With a selling price of (KP) von €249.600 (hammer price €195.000), Werner Berg’s skittles players became the top lot of our march auction. The “german carinthian” painter is holding his high price level.
Werner Berg was born on April 11th 1904 in Elberfeld (Wuppertal) in Germany, and died on September 7th 1981 in Carinthia.
Berg studied from 1927-1929 at the Academy of Fine Arts in Vienna; in 1931 he moved together with his wife Amalie to the Rutarhof, a farm on the Carinthian mountains where he lived unto his death. Life there was difficult and stinted, there was no electricity or running water up to the 1960-ies. The couple had decided that the farming should support Berg’s artistic work and make him independent from the art market; this however was only to be achieved through hard work. Berg, his wife and later their five children led exactly the simple and somewhat primitive daily farm life that the artist used so often as a motive and which is mirrored in the reduced style of his paintings.
These were not to the National Socialists liking; one of Berg’s works was even included in the “Entartete Kunst” (degenerate art) show in 1939. After the war, during which he was sent to Scandinavia as a landscape painter, Berg returned to the Rutarhof and chronicled the changes in the archaic, small rural world, due to the industrial revolution. “Berg gathered his most important experiences as an artist not through other artists positions or movements, but in the debate with himself and the world of country living. In his paintings, the existential is always present…” (Hans-Peter Wipplinger, introduction, in catalogue fort he exhibition Werner Berg’s 100. Birthday p. 6, Hg Franz Smola, Edition Johannes Heym, Klagenfurt 2015.).
Although Berg did receive guests on his Rutarhof (like a young Maria Lassnig with her companion Arnulf Rainer in the late 40-ies or the writer Thomas Bernhard), his friendships did usually not last long. He fought with Emil Nolde and especially with Herbert Böckl, which made his reception in Vienna difficult. A love affair with the Carinthian poet Christine Lavant in the early 50-ies put a huge strain on his marriage, after the end of the affair Berg tried to commit suicide and was hospitalized for many months. This led however to a new work phase, and the recognition of his art; his sales soared, which at last alleviated the difficult economic situation on the Rutarhof.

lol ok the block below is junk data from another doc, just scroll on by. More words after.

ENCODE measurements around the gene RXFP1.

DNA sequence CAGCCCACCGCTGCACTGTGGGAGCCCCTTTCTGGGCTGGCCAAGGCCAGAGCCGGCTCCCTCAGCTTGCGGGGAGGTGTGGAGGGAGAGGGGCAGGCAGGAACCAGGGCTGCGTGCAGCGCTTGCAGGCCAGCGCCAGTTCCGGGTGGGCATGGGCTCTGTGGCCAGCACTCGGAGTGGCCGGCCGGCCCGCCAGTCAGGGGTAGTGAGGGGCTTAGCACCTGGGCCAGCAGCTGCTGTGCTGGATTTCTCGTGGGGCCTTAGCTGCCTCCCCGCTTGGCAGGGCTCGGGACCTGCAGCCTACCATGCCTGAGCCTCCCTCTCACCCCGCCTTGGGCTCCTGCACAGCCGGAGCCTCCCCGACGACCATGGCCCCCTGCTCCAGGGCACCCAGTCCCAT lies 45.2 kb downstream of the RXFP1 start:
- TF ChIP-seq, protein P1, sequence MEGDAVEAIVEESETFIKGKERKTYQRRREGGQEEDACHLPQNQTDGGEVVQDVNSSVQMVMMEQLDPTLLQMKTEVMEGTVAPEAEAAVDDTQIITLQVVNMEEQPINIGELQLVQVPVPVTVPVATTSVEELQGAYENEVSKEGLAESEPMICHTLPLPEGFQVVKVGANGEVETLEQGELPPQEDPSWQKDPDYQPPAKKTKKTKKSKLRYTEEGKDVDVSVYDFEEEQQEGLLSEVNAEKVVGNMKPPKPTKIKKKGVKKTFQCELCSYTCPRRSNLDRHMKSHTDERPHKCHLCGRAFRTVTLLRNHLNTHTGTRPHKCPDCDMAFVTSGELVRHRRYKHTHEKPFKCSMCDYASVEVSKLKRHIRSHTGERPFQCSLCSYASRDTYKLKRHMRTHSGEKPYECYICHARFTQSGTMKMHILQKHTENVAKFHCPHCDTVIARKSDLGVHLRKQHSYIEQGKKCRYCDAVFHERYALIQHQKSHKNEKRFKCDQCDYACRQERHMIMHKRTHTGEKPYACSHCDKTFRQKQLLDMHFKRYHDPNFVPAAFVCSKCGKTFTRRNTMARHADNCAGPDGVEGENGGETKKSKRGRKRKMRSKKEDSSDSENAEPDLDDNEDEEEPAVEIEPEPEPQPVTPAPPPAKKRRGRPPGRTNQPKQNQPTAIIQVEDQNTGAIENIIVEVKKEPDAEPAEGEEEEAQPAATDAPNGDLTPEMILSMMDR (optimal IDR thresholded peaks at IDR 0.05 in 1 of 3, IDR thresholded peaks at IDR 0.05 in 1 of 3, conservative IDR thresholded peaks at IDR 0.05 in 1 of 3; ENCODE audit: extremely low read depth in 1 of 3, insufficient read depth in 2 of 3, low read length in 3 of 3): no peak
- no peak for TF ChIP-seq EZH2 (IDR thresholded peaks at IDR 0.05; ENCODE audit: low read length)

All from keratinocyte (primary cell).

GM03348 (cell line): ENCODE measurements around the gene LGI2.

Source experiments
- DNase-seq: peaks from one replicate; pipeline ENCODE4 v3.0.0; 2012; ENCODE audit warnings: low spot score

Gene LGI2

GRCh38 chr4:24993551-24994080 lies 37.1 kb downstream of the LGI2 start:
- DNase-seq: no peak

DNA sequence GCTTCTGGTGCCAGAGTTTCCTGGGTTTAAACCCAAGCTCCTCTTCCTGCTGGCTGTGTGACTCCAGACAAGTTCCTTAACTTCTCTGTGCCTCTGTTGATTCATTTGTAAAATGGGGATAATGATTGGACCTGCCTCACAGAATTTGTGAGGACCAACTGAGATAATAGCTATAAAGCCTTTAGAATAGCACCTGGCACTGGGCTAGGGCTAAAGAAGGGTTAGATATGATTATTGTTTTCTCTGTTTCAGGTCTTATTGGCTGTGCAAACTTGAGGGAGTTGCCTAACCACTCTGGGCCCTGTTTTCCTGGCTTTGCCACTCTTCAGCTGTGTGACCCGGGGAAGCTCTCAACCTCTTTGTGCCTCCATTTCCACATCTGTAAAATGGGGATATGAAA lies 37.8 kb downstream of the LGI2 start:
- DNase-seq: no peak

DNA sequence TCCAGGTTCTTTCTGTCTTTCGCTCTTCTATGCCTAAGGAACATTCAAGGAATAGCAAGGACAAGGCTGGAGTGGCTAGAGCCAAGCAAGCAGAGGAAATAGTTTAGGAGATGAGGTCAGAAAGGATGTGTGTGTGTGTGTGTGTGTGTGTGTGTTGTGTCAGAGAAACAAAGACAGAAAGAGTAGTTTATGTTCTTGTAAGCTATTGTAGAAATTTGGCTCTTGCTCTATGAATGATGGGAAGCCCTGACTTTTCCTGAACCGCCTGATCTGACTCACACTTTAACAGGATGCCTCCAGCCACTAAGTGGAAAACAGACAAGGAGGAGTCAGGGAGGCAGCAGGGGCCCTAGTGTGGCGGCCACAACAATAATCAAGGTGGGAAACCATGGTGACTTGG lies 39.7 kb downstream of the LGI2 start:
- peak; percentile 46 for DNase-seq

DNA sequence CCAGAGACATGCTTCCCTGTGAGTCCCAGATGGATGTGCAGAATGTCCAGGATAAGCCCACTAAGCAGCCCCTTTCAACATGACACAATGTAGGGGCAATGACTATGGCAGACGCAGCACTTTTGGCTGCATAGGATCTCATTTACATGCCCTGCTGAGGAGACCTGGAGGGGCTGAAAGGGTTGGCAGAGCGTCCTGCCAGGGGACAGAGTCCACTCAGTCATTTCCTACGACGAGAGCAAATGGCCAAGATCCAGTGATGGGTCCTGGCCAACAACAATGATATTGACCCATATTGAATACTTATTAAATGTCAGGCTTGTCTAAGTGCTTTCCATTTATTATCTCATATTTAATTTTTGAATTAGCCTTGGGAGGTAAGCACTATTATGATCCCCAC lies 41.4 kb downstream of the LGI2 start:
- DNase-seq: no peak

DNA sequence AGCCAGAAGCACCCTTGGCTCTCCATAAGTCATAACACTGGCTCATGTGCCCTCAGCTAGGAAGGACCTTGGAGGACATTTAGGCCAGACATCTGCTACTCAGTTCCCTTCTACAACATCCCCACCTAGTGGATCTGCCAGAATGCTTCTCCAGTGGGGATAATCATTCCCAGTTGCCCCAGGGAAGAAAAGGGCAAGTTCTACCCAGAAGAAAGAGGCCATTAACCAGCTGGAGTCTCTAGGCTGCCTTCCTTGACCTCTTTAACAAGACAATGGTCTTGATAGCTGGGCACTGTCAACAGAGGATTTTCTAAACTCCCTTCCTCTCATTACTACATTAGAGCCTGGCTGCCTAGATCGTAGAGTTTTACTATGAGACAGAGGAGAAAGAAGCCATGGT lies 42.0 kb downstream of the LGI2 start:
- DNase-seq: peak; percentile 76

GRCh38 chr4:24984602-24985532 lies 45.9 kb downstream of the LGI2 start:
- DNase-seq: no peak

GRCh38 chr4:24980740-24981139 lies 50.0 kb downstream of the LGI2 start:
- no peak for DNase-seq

His themes remained those of a chronicler of the rural people. Farmers, fair visitors, church goers, curlers, bus travelers, people waiting at stations and of course skittles players are recurrent motives. Berg’s art was about formal reduction and simplicity in the construction of his paintings; order and structure, rigor, but infused with a certain calm undertone and harmony. (see Hans-Peter Wipplinger, introduction, in catalogue for the exhibition Werner Berg’s 100. Birthday p. 6, Hg Franz Smola, Edition Johannes Heym, Klagenfurt 2015.).
Berg is also well known for his woodcuts, which perfectly illustrate his principles of two-dimensional depiction. The writer Thomas Bernhard remarked: “Werner Berg has been achieving excellency regarding the modern woodcut in the past decades, he can be seen as trailblazer with an Austrian abstract element und is an artist of European standing.” (in Website Werner Berg Museum, http://www.wernerberg.museum/de/biographie/1953-1961/)
In this painting, „The Skittle Players”, Berg is again watching the people in his vicinity; there was a lot of skittle playing going on during holidays. The artist is drawn to the seriousness of the statue-like players, it happened often that high sums were lost during the game. In his first paintings with this motive, there is one of the figures moving forward ready to strike, but in his last, more reduced pictures, he dismisses even this outer impulse.
The skittles players in this picture stood on a dam atop the street (next to the Edelbauer Inn in Elnersdorf near Bleiburg, Carinthia) from where Berg is watching them. The horizon is low, with a mountain silhouette in view. The sinking sun is throwing long shadows and imparts the figures with monumental dimensions. The theme of their resigned loneliness resonates in a foundering world. With the sum of his life experience and at the height of his art, Werner Berg describes his own existential situation. (see Harald Scheicher in auction catalogue im Kinsky, Auction 4. März 2020, Edition Auktionshaus im Kinsky GmbH).